We come with fervent hearts to praise You Lord. You are The Word, the Way, Truth and Life. The Alpha and Omega, Lion of Judah, Almighty God who was, and is, and is to come. You clothed Yourself in flesh and dwelt among us, to remove our sin and clothe us in Your righteousness that we might dwell with You forever and ever. With broken, humbled hearts we repent of our sins. Confessing to You our faithlessness, prayerlessness, and disobedience. Forgive us for our doubt, our prideful and quarrelsome words that reveal our unclean hearts. Cleanse us and renew a right and steadfast spirit within us we pray.
With grateful hearts we thank You fervently for the blessings in our life and throughout America; they are more than we are able to count. We will remember Your grace and testify to Your goodness in all generations. Help us to refrain from complaining, but instead be prompted to pray faithfully in every circumstance. Teach us to have a content heart knowing You are always enough for our every need.
As the Church we commit to pray and love our neighbor and nation as You loved us, that our reputation in this world would be rooted in Your love. Holy Spirit work and overflow through us in every prayer, thought, word, and deed. May our character, conversations, and conduct reflect the righteousness in which You clothed us and command us to live.
With an obedient heart we put on the full armor of God; Your breastplate of righteousness guards our heart from which flows the springs of life. We pray fervently for our communities and country; the people who are in the Church, Family, Education, Business and Workplace, Military, Government, Arts, Entertainment and Media. Every person is Your workmanship, fearfully and wonderfully created and loved.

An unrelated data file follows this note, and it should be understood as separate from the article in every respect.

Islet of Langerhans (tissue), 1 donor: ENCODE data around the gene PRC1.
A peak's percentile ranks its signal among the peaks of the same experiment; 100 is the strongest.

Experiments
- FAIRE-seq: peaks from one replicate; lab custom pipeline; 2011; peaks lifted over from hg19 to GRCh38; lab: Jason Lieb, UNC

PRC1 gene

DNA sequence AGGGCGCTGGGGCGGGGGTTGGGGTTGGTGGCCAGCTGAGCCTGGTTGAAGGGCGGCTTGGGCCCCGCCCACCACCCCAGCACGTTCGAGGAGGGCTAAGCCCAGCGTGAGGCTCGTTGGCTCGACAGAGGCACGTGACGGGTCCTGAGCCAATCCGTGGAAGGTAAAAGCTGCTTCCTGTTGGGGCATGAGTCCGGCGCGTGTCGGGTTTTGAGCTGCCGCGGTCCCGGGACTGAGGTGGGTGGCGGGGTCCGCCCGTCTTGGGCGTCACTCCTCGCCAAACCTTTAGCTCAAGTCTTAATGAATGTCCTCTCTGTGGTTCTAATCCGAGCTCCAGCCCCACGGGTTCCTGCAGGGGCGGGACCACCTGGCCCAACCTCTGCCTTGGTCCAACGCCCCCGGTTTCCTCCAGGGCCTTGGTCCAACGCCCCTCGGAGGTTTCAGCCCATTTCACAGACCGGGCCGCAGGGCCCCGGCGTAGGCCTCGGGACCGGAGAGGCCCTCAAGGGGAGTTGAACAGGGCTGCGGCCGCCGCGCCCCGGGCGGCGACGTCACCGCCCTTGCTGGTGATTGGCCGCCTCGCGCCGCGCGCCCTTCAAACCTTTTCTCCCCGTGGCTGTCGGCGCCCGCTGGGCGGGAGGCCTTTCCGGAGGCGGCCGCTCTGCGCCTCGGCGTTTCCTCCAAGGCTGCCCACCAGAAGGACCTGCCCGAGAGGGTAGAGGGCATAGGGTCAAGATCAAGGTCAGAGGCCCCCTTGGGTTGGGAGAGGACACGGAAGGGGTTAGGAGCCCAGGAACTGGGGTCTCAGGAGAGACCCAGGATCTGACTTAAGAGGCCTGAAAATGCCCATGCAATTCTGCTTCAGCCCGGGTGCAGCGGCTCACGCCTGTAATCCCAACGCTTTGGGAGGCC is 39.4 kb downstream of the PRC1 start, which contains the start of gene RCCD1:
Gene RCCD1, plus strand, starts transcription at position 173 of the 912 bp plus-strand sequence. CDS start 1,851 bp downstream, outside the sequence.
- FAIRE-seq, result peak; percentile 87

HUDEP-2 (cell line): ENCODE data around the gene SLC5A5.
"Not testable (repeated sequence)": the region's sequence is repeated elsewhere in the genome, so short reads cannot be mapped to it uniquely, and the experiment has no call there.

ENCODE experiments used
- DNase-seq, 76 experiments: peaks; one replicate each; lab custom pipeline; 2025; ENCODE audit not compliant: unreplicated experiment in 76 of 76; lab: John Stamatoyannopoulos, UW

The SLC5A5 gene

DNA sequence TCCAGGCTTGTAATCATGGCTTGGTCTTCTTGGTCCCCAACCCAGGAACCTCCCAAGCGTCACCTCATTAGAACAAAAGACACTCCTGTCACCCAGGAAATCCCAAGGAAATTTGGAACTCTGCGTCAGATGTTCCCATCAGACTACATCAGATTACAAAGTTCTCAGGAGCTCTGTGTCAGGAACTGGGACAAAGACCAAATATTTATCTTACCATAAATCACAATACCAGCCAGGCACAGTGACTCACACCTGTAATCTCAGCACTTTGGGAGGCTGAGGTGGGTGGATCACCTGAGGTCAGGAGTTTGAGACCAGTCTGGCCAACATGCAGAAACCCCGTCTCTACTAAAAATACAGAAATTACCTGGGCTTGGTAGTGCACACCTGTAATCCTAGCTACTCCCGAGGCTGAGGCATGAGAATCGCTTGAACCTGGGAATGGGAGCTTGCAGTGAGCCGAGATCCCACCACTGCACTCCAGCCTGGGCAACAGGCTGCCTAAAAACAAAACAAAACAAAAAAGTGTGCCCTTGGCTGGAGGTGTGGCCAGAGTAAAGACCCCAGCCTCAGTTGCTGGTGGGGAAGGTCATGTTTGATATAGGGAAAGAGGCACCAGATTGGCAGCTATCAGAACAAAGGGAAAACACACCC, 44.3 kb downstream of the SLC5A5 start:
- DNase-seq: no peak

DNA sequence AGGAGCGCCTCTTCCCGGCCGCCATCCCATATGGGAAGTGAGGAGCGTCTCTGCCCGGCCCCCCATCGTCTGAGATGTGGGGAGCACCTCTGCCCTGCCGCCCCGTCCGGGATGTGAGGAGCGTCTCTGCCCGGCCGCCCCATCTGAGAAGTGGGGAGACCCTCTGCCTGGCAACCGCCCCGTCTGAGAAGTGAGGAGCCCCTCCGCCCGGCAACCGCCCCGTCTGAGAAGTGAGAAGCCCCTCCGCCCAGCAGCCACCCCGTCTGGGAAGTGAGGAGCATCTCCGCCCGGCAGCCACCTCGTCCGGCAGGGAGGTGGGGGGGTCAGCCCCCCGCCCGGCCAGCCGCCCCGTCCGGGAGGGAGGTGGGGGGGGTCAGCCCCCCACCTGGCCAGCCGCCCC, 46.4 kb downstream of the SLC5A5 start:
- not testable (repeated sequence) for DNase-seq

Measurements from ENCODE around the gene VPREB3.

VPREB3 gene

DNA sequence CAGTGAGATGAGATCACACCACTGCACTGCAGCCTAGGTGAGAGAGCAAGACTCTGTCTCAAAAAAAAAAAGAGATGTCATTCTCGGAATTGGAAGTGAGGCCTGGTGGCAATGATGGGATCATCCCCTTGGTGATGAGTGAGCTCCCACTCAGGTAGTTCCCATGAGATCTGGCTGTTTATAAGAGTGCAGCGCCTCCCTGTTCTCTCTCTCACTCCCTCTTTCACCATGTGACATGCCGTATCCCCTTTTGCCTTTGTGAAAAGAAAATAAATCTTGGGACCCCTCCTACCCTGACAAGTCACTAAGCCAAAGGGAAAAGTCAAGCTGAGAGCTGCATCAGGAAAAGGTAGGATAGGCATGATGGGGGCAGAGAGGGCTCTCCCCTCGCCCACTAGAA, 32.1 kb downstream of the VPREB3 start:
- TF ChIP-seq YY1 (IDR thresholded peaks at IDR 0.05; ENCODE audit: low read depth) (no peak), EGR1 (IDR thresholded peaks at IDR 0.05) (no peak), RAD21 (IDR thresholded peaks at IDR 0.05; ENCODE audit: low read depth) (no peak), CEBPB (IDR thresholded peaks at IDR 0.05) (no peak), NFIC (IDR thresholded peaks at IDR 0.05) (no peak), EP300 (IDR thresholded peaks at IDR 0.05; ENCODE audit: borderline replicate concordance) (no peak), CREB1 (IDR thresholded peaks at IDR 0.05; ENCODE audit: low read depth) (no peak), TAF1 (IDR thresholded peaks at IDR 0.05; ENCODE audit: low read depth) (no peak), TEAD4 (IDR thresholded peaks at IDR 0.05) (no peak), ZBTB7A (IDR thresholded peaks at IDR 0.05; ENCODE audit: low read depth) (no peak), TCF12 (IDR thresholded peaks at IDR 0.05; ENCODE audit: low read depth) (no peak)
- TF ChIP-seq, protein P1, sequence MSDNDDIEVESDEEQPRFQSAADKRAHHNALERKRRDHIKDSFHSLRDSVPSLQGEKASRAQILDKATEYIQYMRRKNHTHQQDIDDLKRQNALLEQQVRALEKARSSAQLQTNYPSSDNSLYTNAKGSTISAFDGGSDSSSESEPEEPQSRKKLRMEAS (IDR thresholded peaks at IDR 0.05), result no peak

With hopeful hearts we pray that all would choose to receive Your love and follow You.
We pray that America would confess, “Jesus is Lord” and reflect Your righteousness in every sphere of influence, and every aspect of our lives. We ask that heavenly hope would flood our hearts, silence hate, and that You will heal our land.
Believing You; all You are, all You said, and all You have promised, we pray fervently in righteousness and avail much.
In Jesus Name we pray, Amen!
[2] See
[3] Jared Sparks, ed., The Writings of George Washington; being His
Correspondence, Addresses, Messages, and Other Papers, Official and Private, Selected and
Published from the Original Manuscripts, 12 vols. (Boston: American Stationer’s Company,
1837), 12:119.
[7] Increase Mather, “Arguments against Relinquishing the Charter,” Hutchinson Papers, Massachusetts Historical Society Collections, 3rd series, I (1825), 74-81.
[8] Ibid.
[9] M.G. Hall, ed., The Autobiography of Increase Mather: Proceedings of the American Antiquarian Society, (Worcester, MA: American Antiquarian Society, 1961), 308.